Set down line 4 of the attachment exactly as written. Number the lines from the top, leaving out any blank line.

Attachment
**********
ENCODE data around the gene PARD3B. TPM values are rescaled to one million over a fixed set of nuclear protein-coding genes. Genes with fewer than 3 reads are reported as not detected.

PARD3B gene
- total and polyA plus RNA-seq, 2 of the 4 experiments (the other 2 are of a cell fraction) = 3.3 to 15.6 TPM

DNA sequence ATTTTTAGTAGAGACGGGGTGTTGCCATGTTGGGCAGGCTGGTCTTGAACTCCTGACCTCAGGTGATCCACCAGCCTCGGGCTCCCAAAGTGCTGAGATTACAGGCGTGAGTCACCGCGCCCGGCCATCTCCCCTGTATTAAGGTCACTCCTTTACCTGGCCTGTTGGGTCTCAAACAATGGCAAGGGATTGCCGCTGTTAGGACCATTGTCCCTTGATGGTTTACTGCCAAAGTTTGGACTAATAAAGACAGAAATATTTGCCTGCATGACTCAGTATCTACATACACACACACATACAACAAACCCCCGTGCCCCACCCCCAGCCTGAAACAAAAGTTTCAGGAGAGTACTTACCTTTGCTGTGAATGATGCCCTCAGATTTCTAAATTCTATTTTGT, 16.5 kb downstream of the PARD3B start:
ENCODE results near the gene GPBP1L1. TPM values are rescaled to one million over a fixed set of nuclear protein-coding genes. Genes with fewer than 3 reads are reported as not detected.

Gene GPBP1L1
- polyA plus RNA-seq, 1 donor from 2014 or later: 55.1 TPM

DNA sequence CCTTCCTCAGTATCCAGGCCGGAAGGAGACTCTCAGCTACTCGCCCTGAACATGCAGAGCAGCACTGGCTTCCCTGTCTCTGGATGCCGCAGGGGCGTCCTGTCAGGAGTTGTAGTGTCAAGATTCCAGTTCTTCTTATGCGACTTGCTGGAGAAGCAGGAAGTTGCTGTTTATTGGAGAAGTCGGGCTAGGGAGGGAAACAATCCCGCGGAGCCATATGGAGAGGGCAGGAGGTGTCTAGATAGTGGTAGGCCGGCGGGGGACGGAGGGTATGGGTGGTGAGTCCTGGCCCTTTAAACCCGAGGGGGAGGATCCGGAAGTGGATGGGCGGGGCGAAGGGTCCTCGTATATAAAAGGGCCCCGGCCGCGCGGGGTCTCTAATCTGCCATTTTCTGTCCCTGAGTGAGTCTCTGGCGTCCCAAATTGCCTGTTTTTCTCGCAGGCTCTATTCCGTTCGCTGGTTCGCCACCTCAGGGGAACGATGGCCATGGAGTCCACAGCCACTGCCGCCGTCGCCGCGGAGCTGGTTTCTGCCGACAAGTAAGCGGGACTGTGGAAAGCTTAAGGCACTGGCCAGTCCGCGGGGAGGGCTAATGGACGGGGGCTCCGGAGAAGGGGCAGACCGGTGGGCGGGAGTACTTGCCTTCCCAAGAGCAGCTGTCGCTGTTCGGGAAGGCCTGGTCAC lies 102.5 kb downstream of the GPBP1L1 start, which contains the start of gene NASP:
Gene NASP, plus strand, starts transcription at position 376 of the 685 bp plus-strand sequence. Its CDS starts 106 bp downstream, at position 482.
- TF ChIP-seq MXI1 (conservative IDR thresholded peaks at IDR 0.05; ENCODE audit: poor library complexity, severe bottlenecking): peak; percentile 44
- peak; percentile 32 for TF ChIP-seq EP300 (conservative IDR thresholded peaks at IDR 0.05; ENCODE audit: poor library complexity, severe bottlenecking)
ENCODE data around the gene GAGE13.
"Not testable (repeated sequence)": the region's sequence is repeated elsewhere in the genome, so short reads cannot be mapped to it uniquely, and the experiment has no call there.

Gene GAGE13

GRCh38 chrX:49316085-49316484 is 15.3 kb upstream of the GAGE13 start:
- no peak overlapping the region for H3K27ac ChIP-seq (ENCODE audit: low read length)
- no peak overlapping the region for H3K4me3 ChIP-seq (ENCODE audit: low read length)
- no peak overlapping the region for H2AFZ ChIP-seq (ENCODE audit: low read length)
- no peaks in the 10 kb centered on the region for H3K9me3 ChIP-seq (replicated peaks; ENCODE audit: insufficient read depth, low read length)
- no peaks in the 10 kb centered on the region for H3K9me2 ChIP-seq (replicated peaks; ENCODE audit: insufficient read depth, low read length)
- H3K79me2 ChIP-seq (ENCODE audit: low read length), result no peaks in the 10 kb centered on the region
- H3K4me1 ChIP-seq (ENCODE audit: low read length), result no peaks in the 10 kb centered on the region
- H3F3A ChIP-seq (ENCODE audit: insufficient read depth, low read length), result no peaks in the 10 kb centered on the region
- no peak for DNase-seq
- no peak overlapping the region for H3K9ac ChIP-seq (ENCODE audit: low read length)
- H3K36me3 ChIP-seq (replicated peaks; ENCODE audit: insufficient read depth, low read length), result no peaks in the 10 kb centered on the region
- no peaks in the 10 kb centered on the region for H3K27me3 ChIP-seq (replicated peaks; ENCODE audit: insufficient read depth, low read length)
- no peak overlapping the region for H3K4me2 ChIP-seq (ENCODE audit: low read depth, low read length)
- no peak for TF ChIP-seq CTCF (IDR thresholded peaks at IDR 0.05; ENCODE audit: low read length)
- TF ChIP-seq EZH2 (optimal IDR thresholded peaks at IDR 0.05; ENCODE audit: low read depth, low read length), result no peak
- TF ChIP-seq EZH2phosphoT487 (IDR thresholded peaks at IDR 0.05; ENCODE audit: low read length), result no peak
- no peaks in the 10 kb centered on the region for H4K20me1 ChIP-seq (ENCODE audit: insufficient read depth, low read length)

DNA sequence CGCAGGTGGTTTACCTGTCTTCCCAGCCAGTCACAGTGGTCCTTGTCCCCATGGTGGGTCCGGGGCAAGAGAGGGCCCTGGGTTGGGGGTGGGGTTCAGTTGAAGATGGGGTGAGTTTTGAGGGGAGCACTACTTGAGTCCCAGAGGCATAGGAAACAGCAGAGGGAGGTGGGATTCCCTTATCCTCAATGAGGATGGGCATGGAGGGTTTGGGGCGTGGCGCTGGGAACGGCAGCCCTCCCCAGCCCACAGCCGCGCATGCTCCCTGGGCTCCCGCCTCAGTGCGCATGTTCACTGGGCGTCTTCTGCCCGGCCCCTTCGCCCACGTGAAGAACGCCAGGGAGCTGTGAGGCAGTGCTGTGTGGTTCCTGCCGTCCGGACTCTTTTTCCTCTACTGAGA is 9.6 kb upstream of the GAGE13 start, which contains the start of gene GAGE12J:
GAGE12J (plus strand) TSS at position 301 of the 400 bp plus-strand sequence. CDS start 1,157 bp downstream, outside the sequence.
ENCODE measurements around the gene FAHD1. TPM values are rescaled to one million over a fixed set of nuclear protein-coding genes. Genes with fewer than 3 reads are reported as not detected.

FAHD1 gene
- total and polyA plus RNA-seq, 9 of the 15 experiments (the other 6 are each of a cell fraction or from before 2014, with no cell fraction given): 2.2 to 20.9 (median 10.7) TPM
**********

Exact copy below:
DNA sequence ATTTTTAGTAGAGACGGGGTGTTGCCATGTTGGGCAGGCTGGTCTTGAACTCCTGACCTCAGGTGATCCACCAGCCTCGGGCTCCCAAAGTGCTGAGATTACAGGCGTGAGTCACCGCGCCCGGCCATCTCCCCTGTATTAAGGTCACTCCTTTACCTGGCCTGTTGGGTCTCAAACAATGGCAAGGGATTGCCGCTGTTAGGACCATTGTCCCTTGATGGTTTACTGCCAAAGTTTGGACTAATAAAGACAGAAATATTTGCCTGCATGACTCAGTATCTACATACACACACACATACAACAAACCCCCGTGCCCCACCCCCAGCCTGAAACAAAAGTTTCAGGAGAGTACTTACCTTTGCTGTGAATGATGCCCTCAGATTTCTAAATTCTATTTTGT, 16.5 kb downstream of the PARD3B start: